This might be a good point to interrupt the history of regionalism and discuss what's wrong with it. The most important thing we can think of is that it effectively removes the people from the electoral process. It does this by concentrating power in units of government that are increasingly larger and more remote from the people and by establishing commissions and authorities composed of appointed officials who do not answer to the people.
As government moves to higher levels, towns to counties to "sub-state regions" to states to "federal regions" to the federal government itself, the per capita representation goes down and the people lose all control over elections. In a small town of thousands, a few knowledgeable citizens can inform enough others to oust corrupt officials. It's almost impossible in a county with hundreds of thousands, or a state with millions. When it comes to a national government of hundreds of millions, only those who finance the nation and the elections can influence the elected officials and unelected bureaucrats.
Resuming the background, it's fairly common knowledge, certainly among those who have fought the growth of government, that centralization received a major boost in the 1930's as a result of the depression (which we were told the Federal Reserve was created to prevent -- were we lied to?). Less known today is the plan announced in the New York Times Magazine on April 24, 1935, to divide the nation into nine "Departments". Under the plan, States' rights would have been abolished. The plan, so boldly announced, undoubtedly met very stiff opposition, so nothing came of it--at the time. In fact, in 1943, Governor Carr of Colorado said he had uncovered a government plan to set up "regional dictatorships". Carr said that regional authorities would be setup "ostensibly to regulate physical resources". Of course, government officials denied any knowledge of such a plan. However, in 1972, Richard Nixon, by Executive Order 11647, divided the country into ten "Federal Regions". In typical Orwellian “Double-Speak”, he called it "decentralization". In 1979, by E.O. 12149, Jimmy Carter established Federal Regional Councils for each of those districts. This has been the pattern--announce the plan, deny in the face of opposition, continue in darkness, then slip quietly into the light again. Under heat of opposition to the reemerged scheme, Ronald Reagan, so we understand, rescinded those E.O.'s, but we have to believe that, if true, the program just slid back into the cover of darkness again.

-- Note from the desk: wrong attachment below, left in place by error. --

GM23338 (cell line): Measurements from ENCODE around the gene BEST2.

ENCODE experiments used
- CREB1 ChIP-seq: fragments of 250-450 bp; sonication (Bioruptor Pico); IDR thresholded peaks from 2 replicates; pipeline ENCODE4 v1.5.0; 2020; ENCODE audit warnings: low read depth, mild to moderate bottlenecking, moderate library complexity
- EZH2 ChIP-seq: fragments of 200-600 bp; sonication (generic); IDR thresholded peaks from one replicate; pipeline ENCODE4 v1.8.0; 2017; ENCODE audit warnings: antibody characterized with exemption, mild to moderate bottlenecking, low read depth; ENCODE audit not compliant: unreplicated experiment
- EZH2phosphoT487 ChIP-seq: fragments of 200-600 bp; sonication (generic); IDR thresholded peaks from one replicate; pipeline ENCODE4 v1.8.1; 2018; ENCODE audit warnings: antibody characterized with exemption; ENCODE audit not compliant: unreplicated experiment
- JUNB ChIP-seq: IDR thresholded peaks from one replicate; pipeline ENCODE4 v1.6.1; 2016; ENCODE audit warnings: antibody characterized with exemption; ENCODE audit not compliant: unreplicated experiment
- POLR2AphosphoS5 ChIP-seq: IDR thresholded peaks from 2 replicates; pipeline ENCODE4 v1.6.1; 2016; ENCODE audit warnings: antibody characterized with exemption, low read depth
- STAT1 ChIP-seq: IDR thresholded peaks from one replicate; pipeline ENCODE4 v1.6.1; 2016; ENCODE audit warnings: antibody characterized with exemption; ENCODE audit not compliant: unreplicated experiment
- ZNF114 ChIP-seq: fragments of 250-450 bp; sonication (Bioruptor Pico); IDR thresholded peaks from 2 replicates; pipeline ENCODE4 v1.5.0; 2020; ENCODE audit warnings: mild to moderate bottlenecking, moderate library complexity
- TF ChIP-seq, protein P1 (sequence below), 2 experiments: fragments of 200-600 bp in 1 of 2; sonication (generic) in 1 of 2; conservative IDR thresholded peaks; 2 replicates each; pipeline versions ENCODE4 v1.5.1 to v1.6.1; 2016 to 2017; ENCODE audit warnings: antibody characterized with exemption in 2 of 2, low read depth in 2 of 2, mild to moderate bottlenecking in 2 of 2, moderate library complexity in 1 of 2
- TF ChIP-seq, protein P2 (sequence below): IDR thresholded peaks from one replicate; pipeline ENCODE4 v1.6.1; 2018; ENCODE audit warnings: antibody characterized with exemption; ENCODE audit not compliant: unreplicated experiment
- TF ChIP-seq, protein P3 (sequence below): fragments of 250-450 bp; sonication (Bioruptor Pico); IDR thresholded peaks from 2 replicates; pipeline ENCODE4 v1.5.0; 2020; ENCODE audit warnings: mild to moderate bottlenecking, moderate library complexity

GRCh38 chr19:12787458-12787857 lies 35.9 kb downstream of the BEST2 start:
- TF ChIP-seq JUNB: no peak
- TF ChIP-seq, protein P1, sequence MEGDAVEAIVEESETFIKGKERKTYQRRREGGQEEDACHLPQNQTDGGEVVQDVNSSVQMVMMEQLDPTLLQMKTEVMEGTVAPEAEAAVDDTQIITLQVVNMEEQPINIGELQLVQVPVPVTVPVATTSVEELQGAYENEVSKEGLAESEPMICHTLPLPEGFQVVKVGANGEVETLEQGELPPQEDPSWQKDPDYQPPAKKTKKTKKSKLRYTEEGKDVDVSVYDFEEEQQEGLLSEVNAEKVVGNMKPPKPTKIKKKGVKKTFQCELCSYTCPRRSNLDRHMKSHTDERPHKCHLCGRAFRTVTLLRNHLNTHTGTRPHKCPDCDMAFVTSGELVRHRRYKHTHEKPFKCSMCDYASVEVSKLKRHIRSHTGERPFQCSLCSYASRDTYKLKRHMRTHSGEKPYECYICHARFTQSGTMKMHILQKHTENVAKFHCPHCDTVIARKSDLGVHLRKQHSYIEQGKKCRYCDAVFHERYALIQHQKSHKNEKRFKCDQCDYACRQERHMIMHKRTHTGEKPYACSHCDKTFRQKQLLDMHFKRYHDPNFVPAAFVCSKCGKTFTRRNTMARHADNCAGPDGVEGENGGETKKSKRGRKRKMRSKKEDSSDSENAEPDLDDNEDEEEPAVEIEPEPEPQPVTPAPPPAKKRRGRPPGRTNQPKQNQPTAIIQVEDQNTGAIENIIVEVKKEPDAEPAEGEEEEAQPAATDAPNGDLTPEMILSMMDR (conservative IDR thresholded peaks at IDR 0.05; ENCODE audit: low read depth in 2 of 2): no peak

In the 1960's, prior to Nixon's E.O. 11647, the drive had picked up momentum again in the form of various "revenue- sharing" schemes. Federal officials pointed out that, now collecting over 70% of the nations tax revenues, Washington was in a better financial position to solve the problems of the states and our local governments. The Federal Deficit was apparently not noticed. That many of the problems were caused by prior Federal meddling in state and local affairs was ignored.
Possibly the most damning piece of evidence as to the intent of "Revenue-Sharing" is the audaciously honest book "Revenue-Sharing" by Congressman Henry Reuss. Reuss, a leading sponsor of the program, makes it clear in the book that "Revenue- Sharing" should be used as "an incentive" to states to "modernize" their local governments. To qualify for the federal handouts, states would have to submit a "good faith" plan showing how they intend to implement this "modernization" of local government. Among the things to be included are: consolidation of the "too many", "fragmented", "balkanized", "minuscule", "jungle of", "outmoded", "horse and buggy" local governments; establishment of regional planning mechanisms; state constitutional changes to permit "interstate compacts"; steps to reduce the number of elected officials and to replace them with appointed ones (because being "forced" to vote for too many officials confuses the voters); and finally, to make provisions for state income taxes--the more "progressive", the better. He also wants the larger governmental units created by the program to be able to setup more "services", borrow with less state restriction, and, of course, be able to levy more taxes in addition to the increased funds from federal and state programs. The "federal" money (the carrot) will come on the condition that the states and locals use it for ends consistent with a "national purpose". If not, the funds will be withheld (the stick).
In conclusion, I recommend that we resurrect the Constitution to death. End the Federal Reserve and the Income Tax that gave the federal government economic dominance over the States to restore the fiscal solvency of the States. Put the election of the Senate back into the hands of the States that it may once again play its proper role as a check against federal usurpation. Kick the federal government out of the States and the “collaborators” out of the Union.